Gi-Wook Shin is the director of the Walter H. Shorenstein Asia-Pacific Research Center; the Tong Yang, Korea Foundation, and Korea Stanford Alumni Chair of Korean Studies; the founding director of the Korea Program; a senior fellow of the Freeman Spogli Institute for International Studies; and a professor of sociology, all at Stanford University. As a historical-comparative and political sociologist, his research has concentrated on social movements, nationalism, development, and international relations.
Shin is the author/editor of twenty books and numerous articles. His recent books include Divergent Memories: Opinion Leaders and the Asia-Pacific War (2016); Global Talent: Skilled Labor as Social Capital in Korea (2015); Criminality, Collaboration, and Reconciliation: Europe and Asia Confronts the Memory of World War II (2014); New Challenges for Maturing Democracies in Korea and Taiwan (2014); Asia’s Middle Powers? (2013); Troubled Transition: North Korea's Politics, Economy, and External Relations (2013); History Textbooks and the Wars in Asia: Divided Memories (2011); South Korean Social Movements: From Democracy to Civil Society (2011); One Alliance, Two Lenses: U.S.-Korea Relations in a New Era (2010); Cross Currents: Regionalism and Nationalism in Northeast Asia (2007); Rethinking Historical Injustice and Reconciliation in Northeast Asia (2006); and Ethnic Nationalism in Korea: Genealogy, Politics, and Legacy (2006). Due to the wide popularity of his publications, many of them have been translated and distributed to Korean audiences. His articles have appeared in academic journals including American Journal of Sociology, Comparative Studies in Society and History, Political Science Quarterly, International Sociology, Nations and Nationalism, Pacific Affairs, and Asian Survey. Shin is currently writing a book on historical memories of the Asia-Pacific wars with Daniel Sneider.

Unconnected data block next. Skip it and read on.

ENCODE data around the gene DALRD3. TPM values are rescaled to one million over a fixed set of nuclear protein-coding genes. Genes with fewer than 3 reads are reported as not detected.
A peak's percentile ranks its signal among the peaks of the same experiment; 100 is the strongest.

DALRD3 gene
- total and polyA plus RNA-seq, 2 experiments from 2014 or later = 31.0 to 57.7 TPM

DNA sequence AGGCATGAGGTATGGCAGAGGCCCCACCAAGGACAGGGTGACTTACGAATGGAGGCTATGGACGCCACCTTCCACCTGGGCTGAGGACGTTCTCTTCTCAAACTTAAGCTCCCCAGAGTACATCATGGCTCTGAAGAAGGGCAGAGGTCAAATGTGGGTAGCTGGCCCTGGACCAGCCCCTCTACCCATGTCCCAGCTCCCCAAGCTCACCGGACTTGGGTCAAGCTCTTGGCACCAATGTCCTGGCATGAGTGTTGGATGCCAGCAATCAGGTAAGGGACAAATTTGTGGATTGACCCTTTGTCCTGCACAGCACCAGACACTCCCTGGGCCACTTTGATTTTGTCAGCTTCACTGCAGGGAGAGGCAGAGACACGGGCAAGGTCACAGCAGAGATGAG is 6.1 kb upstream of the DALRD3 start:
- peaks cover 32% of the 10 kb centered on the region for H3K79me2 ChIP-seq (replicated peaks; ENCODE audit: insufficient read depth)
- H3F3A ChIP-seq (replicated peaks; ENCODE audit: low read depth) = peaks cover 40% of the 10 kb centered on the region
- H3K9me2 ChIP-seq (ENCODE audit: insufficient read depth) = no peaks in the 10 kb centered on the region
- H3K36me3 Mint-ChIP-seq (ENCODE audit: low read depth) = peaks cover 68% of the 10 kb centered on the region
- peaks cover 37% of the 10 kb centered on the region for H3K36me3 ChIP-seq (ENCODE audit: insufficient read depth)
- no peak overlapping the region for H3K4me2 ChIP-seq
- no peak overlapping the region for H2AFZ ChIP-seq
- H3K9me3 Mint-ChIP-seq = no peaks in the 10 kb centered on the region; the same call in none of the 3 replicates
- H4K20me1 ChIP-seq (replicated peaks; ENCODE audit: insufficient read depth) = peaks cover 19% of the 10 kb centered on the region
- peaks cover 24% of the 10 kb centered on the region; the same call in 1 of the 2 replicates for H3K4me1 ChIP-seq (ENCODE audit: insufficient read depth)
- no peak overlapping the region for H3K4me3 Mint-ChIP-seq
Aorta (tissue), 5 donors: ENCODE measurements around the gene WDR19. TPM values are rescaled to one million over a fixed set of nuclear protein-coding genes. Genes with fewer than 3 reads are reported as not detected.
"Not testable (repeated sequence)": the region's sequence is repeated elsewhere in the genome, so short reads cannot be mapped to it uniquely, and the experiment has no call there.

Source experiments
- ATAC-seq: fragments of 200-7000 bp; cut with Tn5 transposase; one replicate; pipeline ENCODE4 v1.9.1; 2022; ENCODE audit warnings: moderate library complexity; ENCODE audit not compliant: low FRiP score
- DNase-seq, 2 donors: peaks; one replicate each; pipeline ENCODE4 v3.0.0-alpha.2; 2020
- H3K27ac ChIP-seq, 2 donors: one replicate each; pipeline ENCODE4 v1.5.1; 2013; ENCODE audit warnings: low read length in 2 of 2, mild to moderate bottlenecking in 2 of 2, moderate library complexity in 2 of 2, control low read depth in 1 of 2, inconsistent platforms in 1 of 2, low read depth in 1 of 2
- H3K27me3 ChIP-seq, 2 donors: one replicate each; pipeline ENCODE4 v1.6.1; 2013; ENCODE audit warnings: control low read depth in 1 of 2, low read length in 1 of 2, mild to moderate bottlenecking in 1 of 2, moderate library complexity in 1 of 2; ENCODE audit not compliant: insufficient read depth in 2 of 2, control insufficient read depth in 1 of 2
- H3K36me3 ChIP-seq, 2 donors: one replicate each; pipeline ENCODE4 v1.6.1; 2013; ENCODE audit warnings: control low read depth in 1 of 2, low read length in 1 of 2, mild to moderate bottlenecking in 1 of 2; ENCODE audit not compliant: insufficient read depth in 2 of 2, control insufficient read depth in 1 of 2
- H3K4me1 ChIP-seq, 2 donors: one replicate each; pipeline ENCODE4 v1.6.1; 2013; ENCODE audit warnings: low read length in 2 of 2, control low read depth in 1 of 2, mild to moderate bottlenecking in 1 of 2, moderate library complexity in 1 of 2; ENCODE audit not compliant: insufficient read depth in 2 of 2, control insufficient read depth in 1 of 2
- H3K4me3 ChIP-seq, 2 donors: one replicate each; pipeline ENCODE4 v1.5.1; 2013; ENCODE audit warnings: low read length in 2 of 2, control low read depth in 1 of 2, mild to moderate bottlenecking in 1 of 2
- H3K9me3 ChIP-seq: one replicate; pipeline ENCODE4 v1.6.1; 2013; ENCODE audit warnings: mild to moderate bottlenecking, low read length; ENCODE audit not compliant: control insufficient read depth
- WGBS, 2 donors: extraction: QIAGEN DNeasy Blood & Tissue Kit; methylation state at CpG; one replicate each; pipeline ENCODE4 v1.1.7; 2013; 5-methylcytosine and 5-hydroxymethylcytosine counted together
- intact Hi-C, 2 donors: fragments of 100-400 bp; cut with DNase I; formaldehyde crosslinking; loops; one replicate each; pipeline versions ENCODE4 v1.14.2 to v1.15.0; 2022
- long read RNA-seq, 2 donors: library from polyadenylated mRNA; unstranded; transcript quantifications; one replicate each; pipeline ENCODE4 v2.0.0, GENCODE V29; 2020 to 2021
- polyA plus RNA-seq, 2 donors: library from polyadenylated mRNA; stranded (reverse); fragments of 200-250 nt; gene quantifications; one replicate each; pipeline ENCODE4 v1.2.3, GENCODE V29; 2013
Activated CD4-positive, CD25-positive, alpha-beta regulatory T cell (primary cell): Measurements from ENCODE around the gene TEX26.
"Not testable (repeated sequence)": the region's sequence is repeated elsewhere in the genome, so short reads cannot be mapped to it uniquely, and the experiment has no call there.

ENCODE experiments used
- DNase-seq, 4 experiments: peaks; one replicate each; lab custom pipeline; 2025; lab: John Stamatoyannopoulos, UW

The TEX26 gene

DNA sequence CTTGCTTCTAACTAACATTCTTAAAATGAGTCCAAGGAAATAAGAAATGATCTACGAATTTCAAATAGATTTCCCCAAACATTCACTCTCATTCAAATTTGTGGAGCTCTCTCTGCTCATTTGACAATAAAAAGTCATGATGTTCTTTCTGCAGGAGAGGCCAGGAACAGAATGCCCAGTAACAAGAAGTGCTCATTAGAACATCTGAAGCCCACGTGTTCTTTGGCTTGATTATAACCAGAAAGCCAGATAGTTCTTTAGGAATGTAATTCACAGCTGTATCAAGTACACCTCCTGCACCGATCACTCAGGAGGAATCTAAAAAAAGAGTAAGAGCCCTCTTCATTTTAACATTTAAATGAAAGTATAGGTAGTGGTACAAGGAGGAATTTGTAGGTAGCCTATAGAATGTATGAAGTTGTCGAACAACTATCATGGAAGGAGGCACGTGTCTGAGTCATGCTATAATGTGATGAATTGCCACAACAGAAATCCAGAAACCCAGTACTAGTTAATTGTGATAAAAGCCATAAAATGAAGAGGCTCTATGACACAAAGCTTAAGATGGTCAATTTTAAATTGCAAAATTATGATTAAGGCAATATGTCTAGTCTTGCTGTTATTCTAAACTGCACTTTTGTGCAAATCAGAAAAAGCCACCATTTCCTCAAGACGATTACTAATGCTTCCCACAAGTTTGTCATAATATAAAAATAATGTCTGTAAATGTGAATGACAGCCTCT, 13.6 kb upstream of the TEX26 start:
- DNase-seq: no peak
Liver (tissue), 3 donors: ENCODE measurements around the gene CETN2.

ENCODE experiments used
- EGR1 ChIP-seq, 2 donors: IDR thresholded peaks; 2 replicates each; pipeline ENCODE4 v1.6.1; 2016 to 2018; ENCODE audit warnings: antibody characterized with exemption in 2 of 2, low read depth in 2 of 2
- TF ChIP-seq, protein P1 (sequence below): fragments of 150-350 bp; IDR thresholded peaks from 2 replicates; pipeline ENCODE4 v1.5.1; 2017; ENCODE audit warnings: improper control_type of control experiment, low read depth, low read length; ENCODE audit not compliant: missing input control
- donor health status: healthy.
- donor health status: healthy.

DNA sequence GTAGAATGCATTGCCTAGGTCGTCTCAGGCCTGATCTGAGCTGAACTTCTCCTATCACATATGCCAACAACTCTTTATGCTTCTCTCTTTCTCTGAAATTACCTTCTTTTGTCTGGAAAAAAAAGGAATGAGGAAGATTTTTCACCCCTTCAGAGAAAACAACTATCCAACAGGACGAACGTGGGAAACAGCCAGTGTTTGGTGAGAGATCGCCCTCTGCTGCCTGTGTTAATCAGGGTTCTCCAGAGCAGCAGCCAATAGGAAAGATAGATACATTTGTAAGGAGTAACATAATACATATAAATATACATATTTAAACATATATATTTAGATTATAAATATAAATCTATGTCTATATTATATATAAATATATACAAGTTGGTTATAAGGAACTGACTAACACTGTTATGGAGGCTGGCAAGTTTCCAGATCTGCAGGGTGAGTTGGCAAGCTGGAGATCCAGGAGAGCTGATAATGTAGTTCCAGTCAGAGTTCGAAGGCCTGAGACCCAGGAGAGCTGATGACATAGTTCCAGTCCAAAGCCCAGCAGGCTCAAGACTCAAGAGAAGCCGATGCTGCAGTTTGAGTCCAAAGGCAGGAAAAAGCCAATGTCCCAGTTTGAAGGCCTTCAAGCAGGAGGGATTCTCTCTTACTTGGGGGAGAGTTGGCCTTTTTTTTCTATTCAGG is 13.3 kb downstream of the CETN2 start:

Shin is not only the recipient of numerous grants and fellowships, but also continues to actively raise funds for Korean/Asian studies at Stanford. He gives frequent lectures and seminars on topics ranging from Korean nationalism and politics to Korea's foreign relations and historical reconciliation in Northeast Asia. He serves on councils and advisory boards in the United States and South Korea and promotes policy dialogue between the two allies. He writes monthly columns to Dong-A Daily (Korea) and Nikkei Asian Review (Japan).
Before coming to Stanford, Shin taught at the University of Iowa and the University of California, Los Angeles. After receiving his BA from Yonsei University in Korea, he was awarded his MA and PhD from the University of Washington.